Hiroshi Tanahashi’s life story can now be told in this series of autobiographical interviews, available for the first time in English!
–Last time we talked about your intense schedule as IWGP Heavyweight Champion at the start of 2009. May 6, you faced Manabu Nakanishi in your second defence in three days.
Tanahashi: We talk so much about how the crowd can really power a professional wrestler, and Nakanishi is the ultimate example. Every single town at this point in time you had those huge Nakanishi chants.
–The boos you used to have were turning to cheers after you won the title back from Keiji Muto, and then defended against Nakamura and Angle. But Nakanishi was on another level.
Tanahashi: We’ve all definitely felt this in the COVID era-those chants are so, so important. It can really make a difference with how explosive you can be. Nakanishi was just a beast at this point.
–And every time you two wrestled, he tended to maul you.
Tanahashi: You’re not wrong. In the early 2000s, we seemed to meet every G1, and when you’re someone my size going up against him, that’s a tough task to figure out. But that really helped me grow, in much the same way as Nagata helped me become the wrestler I am, just in a very different form.
–He forced you to think outside the box, or outside the rules even.
Tanahashi: You just can’t tackle him head on. Even if you targeted his knees, by the second half of the match he’d be moving like there was no problem at all. Just really strong joints on Nakanishi.
–Was it a case of him being flexible for his size?
Tanahashi: I think he just had steel cables for ligaments (laughs). It would just feel hopeless sometimes, like there was no damaging him at all.
–Just defying all logical approaches! In this match in Korakuen even as you tried to wear him down, he would stop you with that Iron Claw.
Tanahashi: Incredible grip strength, and he was a 130 kg man who could hit you with a missile dropkick or a plancha. It really wasn’t fair.
–Nakanishi won the match with an epic German suplex.
Tanahashi: The way I took that German, I actually broke some of the intercostal cartilage in my ribs, and it still looks weird today. I don’t know whether it was the bump itself, or that strong grip he had, but it was a weird injury.
–After 16 and a half years and at age 42, Nakanishi finally won his first IWGP Heavyweight Championship.
Tanahashi: And there was that iconic moment of Kotetsu Yamamoto crying at ringside. I mean, him winning his first title at 42 certainly means I can still get back up there, too!
–He debuted all the way back in 1992, and just never quite seemed able to get to the very top of the mountain.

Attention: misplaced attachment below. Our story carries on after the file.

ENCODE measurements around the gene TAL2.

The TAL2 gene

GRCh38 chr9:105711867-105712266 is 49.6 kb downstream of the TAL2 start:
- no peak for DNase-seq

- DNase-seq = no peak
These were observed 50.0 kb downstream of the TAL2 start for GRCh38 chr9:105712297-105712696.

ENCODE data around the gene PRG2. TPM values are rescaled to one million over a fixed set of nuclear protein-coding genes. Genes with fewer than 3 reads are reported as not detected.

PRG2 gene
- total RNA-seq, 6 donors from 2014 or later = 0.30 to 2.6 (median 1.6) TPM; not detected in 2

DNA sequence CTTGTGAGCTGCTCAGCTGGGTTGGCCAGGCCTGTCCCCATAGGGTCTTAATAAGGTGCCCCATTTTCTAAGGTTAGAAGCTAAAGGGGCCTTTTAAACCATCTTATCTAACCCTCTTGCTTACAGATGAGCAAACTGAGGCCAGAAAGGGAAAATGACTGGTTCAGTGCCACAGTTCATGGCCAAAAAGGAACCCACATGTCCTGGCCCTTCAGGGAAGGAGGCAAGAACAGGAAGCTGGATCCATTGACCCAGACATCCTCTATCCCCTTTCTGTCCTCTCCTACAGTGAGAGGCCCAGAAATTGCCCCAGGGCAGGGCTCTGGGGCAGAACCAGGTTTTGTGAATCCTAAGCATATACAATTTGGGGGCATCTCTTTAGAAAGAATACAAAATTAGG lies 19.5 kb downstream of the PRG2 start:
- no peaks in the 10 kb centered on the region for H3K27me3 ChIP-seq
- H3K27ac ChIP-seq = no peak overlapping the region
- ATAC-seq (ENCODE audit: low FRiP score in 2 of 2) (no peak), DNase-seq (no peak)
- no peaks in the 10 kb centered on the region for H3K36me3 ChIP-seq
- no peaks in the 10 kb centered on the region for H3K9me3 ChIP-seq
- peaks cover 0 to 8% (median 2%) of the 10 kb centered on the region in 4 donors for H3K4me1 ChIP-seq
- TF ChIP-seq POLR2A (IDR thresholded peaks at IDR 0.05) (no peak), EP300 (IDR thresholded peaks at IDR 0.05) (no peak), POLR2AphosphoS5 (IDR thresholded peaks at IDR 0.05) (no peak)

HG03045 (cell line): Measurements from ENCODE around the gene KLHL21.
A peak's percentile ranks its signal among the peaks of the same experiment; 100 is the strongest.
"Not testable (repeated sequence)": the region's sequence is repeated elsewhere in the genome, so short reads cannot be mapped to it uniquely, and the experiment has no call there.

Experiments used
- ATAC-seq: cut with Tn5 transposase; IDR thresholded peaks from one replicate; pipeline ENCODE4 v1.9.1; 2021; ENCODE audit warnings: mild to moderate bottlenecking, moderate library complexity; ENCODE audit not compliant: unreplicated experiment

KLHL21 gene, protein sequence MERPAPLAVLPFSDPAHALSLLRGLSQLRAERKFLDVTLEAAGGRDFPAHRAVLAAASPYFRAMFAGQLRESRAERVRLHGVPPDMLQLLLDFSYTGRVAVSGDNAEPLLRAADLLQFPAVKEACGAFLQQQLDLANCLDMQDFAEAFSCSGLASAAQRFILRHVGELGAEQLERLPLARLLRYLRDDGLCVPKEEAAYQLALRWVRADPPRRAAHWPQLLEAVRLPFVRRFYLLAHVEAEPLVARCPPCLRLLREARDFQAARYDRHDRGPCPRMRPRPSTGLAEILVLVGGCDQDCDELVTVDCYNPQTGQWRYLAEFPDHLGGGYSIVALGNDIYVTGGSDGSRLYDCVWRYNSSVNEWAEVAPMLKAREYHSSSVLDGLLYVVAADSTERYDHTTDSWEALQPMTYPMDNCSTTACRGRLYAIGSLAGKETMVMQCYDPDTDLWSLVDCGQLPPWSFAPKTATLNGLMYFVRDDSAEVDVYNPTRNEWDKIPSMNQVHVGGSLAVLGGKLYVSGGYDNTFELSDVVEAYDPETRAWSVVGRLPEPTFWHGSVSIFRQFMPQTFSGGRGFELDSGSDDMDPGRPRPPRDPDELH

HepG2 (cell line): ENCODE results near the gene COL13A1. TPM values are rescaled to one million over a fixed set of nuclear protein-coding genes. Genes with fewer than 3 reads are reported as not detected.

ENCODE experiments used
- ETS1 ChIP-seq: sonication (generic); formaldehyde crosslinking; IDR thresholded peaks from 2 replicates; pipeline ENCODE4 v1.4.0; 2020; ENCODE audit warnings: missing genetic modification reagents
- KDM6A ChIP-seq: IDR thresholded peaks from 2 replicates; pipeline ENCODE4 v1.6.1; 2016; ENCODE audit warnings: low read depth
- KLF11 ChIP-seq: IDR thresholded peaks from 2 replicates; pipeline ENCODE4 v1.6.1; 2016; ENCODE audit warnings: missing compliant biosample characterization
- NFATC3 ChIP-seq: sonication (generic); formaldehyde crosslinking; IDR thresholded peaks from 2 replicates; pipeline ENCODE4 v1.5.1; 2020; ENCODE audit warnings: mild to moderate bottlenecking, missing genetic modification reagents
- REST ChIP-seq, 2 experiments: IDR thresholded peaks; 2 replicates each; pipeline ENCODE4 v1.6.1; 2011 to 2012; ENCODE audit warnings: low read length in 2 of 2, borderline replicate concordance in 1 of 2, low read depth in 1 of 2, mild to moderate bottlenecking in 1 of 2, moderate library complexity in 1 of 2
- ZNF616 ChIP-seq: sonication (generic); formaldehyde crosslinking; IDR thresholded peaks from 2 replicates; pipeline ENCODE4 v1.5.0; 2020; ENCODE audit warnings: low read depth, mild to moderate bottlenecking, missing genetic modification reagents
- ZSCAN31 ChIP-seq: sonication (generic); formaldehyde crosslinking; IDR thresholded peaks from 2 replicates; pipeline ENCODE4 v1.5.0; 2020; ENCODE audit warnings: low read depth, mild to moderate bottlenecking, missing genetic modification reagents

Tanahashi: He was a super rookie in his debut, but he had smarts beyond his years I think. He would see guys younger than him get bigger breaks, or win titles earlier, but he never let himself get too dissuaded and he found ways to keep in the mix, all the time. Very honest, very pure, humble and worked his ass off so that nobody would have a single complaint about him, and that’s so important. That tenacity to boot.
–Olympian level tenacity, you can say, and he was just that.
Tanahashi: I remember seeing him wrestle Scott Norton for the IWGP Heavyweight Championship when I was a college student.
–December 4 1998. It was Nakanishi’s first challenge, and he threw all he had at Norton.
Tanahashi: He had that wild long hair, this incredible physique, and he didn’t look Japanese, although he was. I thought he was just cool as hell. I mean, I was the one that lost the belt to him, but it definitely suited him. All the way through his career he had refused to wear kneepads, was as simple in presentation as you could get, but that belt was the ultimate accessory he had been missing.
–Nobody since he retired has stuck with the Young Lion style look like him.
Tanahashi: Maybe I’ll go back to the black one day. I’ll keep this hair-do though (laughs).
–Nakanishi said in the past that although the company had higher hopes for Kenzo Suzuki originally, he thought that you would be the one to break through based on the effort you put into watching and researching your seniors. He said that made up for ‘not being the most skilled’.
Tanahashi: Ahhh, he had it all figured out. I’m not skilled at all, especially wasn’t back then (laughs). That’s why the ‘prodigy of the sun’ label was really a really rough one to shake off. It was all effort to put the pieces together.
–You had a rematch with Nakanishi for the title at Dominion on June 20. This was the first time the Dominion event finished off the first half of the year.
Tanahashi: Now it’s in Osaka Jo Hall, but in a different setting then. It was definitely a great deal for me to be in that first main event, even though I had to look up what ‘dominion’ meant.
— This time the match passed the 30 minute mark before you won with a High Fly Flow.
Tanahashi: Being in Osaka, we were near Nakanishi’s home town, Kyoto. The Nakanishi chants were huge, but I think as the match went on you had more Tanahashi chants in there. In the end, the Tanahashi chants won out. I think in large part that’s because of Nakanishi being my opponent- you can’t not appreciate someone taking offense from a guy like him and still firing back.
–The Osaka crowd is a particularly interesting one. Booing from them sent Naito down the road to LIJ.
Tanahashi: Oh, I’ve been booed out of the building by Osaka fans too. But it’s crazy that the blance shifted like that against another western Japanese like Nakanishi. Getting Osaka’s approval, that was definitely a huge deal. If you can get over there you can get over everywhere in Japan. And it all happened naturally in the match, it wasn’t a case of my trying to whip the crowd up. Between the Korakuen loss and the crowd in Osaka, it was a pair of unexpected events to end the first half of the year.